“Yes.”

The tunnel erupts in an applause. Somewhere out there is a newly-engaged couple whose moment will forever live within Park Avenue Tunnel.

Credit: GIF by Dylan DeRose

Emerging Tech

Inside the Ocean Cleanup’s ambitious plan to rid the ocean of plastic waste

In 2013, Boyan Slat crowdfunded $2.2 million to fund the Ocean Cleanup, a nonprofit organization that builds big, floating trash collectors and sets them out to sea, where they’re designed to autonomously gobble up garbage.
Product Review

Screen snags aside, the Galaxy Fold is an exciting step toward a foldable future

Samsung's Galaxy Fold is the company's first foldable phone, with two screens, six cameras, and a dual-cell battery. The phone may be delayed due to display issues, but that doesn't stop us from asking -- what's it like to use?
Movies & TV

The best shows on Netflix right now (April 2019)

Looking for a new show to binge? Lucky for you, we've curated a list of the best shows on Netflix, whether you're a fan of outlandish anime, dramatic period pieces, or shows that leave you questioning what lies beyond.
Movies & TV

Clip from John Wick: Chapter 3 confirms the dog is totally fine

John Wick: Chapter 3 — Parabellum, the third installment of the wildly successful action series that stars Keanu Reeves as a deadly assassin forced out of retirement, hits theaters in May 2019. Here's everything we know about it so far.
Digital Trends Live

Digital Trends Live: Samsung Galaxy Fold woes, zombie pigs, and more

Today's topics: Samsung Galaxy Fold, Facebook A.I. voice assistants, YouTube comes to Fire TV, facial recognition on airline flights, the SpaceX DART program, Yale's zombie pigs, and much more!
Emerging Tech

Troubleshooting Earth

It’s no secret that humans are killing the planet. Some say it’s actually so bad that we’re hurtling toward a sixth major extinction event -- one which we ourselves are causing. But can technology help us undo the damage we’ve…
Emerging Tech

Climeworks wants to clean the atmosphere with a fleet of truck-sized vacuums

Using machines that resemble jet engines, Climeworks wants to fight climate change by extracting CO2 from thin air. The gas can then be sold to carbonated drink and agriculture companies, or sequestered underground.
Emerging Tech

How 3D printing has changed the world of prosthetic limbs forever

When he was 13 years old, Christophe Debard had his leg amputated. Here in 2019, Debard's Print My Leg startup helps others to create 3D-printed prostheses. Welcome to a growing revolution!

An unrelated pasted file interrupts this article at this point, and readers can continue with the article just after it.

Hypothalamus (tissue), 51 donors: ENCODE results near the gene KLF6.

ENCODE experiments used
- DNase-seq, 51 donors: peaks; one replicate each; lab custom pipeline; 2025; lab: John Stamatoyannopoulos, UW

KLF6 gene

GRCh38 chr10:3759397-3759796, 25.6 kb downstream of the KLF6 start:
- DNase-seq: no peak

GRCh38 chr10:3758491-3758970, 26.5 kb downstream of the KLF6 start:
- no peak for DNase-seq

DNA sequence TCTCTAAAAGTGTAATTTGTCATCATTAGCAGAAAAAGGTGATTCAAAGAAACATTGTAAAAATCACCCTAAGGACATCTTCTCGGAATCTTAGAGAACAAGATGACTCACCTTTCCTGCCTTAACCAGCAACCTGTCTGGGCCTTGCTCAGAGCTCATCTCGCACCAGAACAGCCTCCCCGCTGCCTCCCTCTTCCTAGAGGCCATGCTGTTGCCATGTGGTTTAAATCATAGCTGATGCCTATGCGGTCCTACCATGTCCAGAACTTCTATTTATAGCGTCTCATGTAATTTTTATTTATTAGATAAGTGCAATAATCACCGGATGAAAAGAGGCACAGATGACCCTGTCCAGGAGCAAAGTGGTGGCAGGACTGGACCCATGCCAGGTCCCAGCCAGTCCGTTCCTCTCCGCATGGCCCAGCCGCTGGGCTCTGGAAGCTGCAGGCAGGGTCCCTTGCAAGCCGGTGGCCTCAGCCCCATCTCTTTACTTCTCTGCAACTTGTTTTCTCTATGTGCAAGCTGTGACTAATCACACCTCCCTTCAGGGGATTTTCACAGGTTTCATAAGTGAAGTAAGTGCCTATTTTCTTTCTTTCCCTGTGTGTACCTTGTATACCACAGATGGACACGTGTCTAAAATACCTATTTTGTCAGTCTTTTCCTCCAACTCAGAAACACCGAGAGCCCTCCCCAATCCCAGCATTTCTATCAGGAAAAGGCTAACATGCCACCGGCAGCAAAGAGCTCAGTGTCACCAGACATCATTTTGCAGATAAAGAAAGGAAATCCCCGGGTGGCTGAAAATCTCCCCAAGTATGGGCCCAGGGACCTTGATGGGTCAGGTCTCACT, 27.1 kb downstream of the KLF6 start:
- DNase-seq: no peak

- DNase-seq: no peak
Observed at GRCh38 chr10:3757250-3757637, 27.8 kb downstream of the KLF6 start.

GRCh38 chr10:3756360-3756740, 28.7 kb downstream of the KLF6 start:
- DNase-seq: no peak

Emerging Tech

Geoengineering is risky and unproven, but soon it might be necessary

Geoengineering is a field dedicated to purposely changing the world's climate using technology. Call it 'playing god' if you must; here's why its proponents believe it absolutely must happen.
Digital Trends Live

Digital Trends Live: Earth Day, indoor container farming, robot submarines

Today on Digital Trends Live, we discuss how technology intersects with Earth Day, a new Tim Cook biography, indoor container farming, robot spy submarines, A.I. death metal, and more.
Gaming

Google’s Stadia is the future of gaming, and that’s bad news for our planet

Google’s upcoming Stadia cloud gaming service, and its competitors, are ready to change the way gamers play, but in doing so they may kick off a new wave of data center growth – with unfortunate consequences for the environment.
Emerging Tech

Hawaiian botanists’ drone discovers a plant thought to be lost forever

In what may well be a world first, botanists in Hawaii recently used a drone to find a species of plant that scientists believed was extinct. The plant was located on a sheer cliff face nearly 20 years after its last sighting.
Emerging Tech

Alphabet’s Wing drones now have FAA approval to deliver packages in the U.S.

Alphabet Wing has become the first company to receive Air Carrier Certification from the FAA. This means that it can begin commercial deliveries from local businesses to homes in the U.S.
Emerging Tech

A battery-free pacemaker harvests and stores energy from heartbeats

Researchers in China and the United States have developed a new battery-free pacemaker which gathers its required electricity from the energy of heartbeats. Here's why that's so exciting.